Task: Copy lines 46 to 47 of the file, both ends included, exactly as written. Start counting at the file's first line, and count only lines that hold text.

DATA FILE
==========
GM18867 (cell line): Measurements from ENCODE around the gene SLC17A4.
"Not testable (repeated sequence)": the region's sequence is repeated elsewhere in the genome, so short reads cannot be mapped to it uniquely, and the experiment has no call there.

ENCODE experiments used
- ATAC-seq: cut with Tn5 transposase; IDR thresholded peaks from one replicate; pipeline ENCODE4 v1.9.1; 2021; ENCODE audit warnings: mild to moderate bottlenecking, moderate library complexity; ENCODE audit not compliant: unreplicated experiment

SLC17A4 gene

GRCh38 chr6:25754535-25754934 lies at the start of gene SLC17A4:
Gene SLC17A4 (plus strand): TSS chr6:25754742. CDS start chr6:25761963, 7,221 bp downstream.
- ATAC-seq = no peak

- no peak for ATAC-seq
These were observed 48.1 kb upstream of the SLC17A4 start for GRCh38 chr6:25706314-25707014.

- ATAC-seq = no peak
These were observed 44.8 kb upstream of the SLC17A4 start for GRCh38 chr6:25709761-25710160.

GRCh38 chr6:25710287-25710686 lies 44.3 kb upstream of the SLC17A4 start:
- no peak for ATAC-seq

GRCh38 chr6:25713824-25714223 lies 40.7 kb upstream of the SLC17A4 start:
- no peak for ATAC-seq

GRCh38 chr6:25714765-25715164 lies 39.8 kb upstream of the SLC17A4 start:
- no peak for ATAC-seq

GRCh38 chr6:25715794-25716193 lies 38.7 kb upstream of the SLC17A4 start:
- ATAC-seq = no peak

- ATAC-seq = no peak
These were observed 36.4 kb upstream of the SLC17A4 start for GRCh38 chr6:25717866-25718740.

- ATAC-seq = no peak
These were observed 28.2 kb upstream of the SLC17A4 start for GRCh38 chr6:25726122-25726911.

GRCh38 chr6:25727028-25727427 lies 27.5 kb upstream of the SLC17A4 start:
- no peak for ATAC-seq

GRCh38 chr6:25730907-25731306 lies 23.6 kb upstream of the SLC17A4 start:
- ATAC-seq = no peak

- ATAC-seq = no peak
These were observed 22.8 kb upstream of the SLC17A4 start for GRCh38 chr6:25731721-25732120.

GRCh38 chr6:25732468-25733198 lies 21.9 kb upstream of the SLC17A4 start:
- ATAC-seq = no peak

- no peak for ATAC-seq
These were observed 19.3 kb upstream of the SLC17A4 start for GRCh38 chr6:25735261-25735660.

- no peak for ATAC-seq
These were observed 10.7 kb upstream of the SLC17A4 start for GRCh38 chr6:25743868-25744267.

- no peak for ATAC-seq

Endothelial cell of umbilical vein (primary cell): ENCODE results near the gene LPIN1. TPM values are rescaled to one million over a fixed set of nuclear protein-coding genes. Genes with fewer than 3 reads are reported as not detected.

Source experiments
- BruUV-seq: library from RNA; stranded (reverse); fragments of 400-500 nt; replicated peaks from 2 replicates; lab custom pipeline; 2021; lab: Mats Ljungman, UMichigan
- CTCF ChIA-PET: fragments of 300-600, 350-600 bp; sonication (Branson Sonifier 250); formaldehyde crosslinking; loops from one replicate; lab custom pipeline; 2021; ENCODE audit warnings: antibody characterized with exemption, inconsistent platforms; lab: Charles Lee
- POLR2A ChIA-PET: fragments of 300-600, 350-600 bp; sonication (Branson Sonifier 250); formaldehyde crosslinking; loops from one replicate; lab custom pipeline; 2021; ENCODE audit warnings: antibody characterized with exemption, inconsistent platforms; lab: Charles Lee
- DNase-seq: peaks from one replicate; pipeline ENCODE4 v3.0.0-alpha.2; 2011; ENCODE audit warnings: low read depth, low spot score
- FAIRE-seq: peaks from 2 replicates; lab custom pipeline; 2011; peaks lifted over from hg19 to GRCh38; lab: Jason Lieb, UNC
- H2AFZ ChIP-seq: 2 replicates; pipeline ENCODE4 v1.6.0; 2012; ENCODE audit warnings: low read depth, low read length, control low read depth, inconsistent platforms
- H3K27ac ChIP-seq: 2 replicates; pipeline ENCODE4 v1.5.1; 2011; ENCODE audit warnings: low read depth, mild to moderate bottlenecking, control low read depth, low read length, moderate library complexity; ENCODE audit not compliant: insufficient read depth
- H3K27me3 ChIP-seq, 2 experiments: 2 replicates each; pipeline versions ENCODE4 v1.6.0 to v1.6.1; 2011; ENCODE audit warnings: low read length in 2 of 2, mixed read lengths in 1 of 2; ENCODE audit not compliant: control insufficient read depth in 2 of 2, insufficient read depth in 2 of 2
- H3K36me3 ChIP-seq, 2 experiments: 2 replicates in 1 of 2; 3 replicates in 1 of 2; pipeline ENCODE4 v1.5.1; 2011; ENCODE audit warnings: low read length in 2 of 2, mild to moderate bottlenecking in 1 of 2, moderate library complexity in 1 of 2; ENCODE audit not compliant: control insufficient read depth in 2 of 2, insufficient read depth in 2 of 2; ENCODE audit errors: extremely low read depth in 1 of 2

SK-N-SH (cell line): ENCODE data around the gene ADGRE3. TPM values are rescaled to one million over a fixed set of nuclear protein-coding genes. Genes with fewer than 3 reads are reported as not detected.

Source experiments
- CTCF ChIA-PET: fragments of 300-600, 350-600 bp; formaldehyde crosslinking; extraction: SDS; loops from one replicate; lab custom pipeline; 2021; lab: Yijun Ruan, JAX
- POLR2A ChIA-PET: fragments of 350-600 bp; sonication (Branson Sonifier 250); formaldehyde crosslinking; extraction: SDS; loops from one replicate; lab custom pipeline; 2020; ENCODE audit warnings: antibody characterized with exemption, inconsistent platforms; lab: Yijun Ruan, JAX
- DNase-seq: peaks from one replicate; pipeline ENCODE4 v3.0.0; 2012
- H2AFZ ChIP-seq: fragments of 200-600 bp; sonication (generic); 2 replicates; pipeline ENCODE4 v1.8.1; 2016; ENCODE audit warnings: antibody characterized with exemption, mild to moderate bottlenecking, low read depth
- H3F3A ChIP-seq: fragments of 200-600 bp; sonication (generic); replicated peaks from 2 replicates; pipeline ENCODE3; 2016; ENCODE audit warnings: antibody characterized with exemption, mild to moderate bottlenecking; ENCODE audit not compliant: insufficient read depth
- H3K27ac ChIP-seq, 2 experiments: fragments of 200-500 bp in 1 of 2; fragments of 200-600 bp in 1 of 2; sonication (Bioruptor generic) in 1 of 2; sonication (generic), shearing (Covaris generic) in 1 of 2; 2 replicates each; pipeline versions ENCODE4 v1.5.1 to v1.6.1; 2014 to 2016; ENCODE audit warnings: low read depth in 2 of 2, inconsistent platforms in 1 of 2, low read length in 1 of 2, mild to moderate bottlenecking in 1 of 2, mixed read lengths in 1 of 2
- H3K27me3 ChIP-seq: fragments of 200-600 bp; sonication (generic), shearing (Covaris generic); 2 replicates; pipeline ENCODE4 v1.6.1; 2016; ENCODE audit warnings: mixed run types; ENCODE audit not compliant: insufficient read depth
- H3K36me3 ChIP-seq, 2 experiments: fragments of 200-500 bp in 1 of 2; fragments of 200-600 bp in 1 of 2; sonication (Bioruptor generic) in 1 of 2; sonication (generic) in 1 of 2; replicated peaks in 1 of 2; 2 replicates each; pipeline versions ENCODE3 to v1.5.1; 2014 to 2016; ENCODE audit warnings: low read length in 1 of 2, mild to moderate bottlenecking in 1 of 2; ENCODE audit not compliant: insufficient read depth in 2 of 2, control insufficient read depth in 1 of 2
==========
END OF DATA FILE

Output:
- H3K27ac ChIP-seq: 2 replicates; pipeline ENCODE4 v1.5.1; 2011; ENCODE audit warnings: low read depth, mild to moderate bottlenecking, control low read depth, low read length, moderate library complexity; ENCODE audit not compliant: insufficient read depth
- H3K27me3 ChIP-seq, 2 experiments: 2 replicates each; pipeline versions ENCODE4 v1.6.0 to v1.6.1; 2011; ENCODE audit warnings: low read length in 2 of 2, mixed read lengths in 1 of 2; ENCODE audit not compliant: control insufficient read depth in 2 of 2, insufficient read depth in 2 of 2